|Saw this a few summers back here in |
College Station. This isn't a recycling bin.
I admit to grumbling a bit about the time and expense associated with setting up our recycling station, and when the garage became a sauna in the summer or an icebox in the winter, I definitely complained about spending my Tuesday nights and/or Wednesday mornings tying up bags, flatting cardboard, and making multiple trips to the curb. But as time went on I began to forget how easy recycling had been back in Ann Arbor, where absolutely every single recyclable item - with the exception of #5 plastics - went into one large bin.
And then the exciting news… After a successful single-stream recycling trial last summer, College Station would implement single-stream recycling - a system similar to what we had in Ann Arbor and what my hometown has had for more than a decade - in January. As in this month. As in this week. On Monday morning a brand new, shiny blue bin full of recyclables sat at our curb, next to our half-full garbage bin, waiting for its big moment. **
A friend of mine once asked me about recycling, about why we participated when it took so much more effort than simply tossing the recyclables into the trash can. I asked her, politely but sincerely, about why she didn't participate. Yes, recycling costs money and takes time. But it conserves resources, saves energy, helps protect the environment, reduces the amount of garbage sent to landfills, and saves money in the end because 1) selling recycled materials can offset the cost of recycling, and 2) the environmental benefits listed above have economic value. Simply put, if we don't take care of our planet, it won't be here for our children and grandchildren and great grandchildren.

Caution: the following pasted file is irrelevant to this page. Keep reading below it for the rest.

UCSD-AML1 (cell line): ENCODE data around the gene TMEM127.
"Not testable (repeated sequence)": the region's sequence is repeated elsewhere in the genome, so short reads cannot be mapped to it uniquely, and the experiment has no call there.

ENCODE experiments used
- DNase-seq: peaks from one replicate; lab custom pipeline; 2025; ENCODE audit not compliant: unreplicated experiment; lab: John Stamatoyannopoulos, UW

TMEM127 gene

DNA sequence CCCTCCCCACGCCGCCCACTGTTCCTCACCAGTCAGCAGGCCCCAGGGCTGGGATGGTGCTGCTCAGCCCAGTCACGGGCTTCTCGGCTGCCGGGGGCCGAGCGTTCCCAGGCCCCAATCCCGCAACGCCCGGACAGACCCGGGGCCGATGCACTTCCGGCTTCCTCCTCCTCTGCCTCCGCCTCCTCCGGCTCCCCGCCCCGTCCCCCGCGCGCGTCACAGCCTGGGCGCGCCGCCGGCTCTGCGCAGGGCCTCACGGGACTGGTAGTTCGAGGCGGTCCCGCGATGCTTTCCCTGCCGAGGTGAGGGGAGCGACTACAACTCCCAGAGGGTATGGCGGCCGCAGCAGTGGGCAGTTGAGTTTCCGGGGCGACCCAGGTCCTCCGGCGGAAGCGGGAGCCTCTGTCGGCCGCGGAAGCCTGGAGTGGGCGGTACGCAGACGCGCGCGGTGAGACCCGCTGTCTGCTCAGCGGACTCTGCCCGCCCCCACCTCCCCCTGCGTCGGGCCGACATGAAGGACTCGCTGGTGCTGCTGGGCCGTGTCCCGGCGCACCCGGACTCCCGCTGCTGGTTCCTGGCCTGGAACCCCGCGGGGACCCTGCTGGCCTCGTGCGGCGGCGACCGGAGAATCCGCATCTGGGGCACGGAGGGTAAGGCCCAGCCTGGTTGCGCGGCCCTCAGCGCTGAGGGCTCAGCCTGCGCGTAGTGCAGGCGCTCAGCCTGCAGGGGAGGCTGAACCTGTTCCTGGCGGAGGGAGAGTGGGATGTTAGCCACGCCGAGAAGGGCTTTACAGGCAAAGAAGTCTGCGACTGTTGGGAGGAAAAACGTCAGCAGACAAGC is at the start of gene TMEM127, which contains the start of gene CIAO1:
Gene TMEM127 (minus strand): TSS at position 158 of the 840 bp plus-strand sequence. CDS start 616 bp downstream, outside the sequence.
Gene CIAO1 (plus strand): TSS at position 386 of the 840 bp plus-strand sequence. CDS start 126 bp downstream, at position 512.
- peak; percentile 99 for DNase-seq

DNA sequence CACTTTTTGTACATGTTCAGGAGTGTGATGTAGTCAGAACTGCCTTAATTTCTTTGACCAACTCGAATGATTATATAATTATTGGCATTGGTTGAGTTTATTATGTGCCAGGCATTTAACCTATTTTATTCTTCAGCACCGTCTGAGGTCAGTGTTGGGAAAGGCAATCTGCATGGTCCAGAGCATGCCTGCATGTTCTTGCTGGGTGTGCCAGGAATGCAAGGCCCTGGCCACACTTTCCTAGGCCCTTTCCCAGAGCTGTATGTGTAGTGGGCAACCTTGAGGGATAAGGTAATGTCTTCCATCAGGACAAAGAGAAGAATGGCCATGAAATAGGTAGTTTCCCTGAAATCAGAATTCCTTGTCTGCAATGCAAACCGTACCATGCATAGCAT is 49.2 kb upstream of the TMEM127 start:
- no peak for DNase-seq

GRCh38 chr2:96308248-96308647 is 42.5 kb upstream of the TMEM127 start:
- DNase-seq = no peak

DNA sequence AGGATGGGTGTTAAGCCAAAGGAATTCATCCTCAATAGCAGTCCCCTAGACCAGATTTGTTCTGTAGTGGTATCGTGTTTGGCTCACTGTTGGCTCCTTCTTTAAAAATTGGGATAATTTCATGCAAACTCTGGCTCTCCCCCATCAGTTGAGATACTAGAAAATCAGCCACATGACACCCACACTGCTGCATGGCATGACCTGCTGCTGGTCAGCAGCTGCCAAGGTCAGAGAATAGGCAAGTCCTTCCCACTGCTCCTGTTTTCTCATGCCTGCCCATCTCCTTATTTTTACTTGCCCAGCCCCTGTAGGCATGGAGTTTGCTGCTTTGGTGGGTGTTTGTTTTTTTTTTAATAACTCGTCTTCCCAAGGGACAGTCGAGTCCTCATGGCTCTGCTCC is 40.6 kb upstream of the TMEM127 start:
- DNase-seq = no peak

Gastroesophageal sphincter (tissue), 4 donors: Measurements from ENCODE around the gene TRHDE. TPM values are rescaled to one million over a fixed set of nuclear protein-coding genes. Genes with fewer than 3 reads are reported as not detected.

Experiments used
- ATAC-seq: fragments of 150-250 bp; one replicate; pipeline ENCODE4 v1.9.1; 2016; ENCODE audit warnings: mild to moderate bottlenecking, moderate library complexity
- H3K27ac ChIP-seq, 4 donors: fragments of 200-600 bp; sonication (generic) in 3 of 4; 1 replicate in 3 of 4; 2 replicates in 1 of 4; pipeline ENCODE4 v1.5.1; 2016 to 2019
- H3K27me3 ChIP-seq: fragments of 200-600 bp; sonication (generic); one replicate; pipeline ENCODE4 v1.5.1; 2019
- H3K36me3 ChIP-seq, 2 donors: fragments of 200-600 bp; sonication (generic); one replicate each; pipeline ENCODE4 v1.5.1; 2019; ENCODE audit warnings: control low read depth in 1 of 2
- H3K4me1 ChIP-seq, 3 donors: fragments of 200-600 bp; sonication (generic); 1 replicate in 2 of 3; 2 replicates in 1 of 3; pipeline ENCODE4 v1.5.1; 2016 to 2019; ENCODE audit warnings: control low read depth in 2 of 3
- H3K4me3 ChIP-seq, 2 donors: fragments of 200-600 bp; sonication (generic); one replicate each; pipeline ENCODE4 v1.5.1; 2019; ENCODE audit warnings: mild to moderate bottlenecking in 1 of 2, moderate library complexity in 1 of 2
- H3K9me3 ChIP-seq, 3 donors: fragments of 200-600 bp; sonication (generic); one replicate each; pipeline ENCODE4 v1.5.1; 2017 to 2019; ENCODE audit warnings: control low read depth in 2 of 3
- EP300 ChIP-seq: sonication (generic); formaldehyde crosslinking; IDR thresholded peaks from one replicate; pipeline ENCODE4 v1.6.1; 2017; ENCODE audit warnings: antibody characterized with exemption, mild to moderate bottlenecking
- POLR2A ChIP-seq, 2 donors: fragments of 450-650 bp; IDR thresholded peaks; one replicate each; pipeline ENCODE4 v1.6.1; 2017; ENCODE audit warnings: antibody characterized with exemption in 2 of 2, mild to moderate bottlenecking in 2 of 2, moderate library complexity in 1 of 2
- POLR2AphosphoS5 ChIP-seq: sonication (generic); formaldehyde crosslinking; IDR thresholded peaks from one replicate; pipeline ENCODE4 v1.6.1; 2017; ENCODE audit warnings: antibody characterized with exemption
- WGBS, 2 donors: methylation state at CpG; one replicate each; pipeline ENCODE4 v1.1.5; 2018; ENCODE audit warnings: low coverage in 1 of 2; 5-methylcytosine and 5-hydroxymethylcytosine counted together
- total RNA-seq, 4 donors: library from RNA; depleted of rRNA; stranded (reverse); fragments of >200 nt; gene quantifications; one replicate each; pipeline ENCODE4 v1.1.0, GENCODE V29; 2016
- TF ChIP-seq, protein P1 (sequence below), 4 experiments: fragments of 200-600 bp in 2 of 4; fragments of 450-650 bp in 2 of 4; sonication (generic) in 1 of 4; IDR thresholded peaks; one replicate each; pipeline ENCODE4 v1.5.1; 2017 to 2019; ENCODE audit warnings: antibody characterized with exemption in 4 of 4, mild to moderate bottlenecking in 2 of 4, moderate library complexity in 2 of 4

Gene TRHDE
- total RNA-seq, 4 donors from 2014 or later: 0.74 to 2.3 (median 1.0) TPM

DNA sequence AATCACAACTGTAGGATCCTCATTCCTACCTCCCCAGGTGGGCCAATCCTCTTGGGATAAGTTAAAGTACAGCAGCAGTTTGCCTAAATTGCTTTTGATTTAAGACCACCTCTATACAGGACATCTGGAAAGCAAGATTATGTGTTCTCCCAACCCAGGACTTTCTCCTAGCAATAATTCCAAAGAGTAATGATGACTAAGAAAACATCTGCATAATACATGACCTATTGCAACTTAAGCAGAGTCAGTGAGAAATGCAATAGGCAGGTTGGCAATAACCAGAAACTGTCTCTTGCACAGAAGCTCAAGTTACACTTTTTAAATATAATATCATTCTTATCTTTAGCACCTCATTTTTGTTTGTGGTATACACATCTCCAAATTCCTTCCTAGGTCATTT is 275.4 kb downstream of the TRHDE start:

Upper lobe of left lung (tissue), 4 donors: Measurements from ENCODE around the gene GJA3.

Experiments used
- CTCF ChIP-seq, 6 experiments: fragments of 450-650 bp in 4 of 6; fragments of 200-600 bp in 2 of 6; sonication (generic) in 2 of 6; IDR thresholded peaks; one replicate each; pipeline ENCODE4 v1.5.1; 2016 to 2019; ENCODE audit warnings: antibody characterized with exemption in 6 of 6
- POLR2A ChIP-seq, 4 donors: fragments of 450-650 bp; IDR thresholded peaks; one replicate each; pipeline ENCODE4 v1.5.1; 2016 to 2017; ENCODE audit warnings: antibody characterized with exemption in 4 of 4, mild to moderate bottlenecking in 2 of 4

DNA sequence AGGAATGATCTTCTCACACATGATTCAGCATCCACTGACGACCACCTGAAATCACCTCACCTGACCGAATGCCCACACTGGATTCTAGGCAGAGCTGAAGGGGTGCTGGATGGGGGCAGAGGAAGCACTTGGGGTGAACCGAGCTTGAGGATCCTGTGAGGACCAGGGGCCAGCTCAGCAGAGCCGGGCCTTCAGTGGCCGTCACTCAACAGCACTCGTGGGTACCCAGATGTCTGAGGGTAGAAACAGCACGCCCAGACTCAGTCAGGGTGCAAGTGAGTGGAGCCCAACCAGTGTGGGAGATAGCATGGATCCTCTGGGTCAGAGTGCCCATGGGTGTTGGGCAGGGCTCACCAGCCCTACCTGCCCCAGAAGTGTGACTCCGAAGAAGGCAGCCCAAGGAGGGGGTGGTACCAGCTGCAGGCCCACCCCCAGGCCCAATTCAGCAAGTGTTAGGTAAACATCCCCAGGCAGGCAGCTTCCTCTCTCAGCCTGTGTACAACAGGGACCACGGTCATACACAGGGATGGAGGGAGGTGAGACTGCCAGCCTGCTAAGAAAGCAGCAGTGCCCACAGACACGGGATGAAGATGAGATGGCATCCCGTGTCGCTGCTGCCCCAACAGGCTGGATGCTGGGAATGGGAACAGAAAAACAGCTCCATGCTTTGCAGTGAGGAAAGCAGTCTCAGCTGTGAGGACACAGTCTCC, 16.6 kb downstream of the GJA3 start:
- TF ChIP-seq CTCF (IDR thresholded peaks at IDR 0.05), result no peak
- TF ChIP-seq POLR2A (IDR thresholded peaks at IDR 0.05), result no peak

My hope is that this new system will lead to both an increase in and a shift in attitude toward recycling in our community. A greener Texas awaits!
* TAMU has done an amazing job overhauling their recycling program since I wrote the post linked to above. Such an amazing job, in fact, that Tom says that finding a trash can now is as difficult as finding a recycling bin was five years ago.
** When I wrote this post on Sunday night I had high hopes for Monday's recycling pick-up. As I edited the post to include this note on Tuesday morning, I felt more than a little defeated. Though the recycling truck made its way through our neighborhood, it SKIPPED MY HOUSE. The truck picked up at other houses on my street, but left my bin - and a couple of others - completely untouched. (And I followed all of the rules about where to put the bin, when to have it out, etc.) Argh.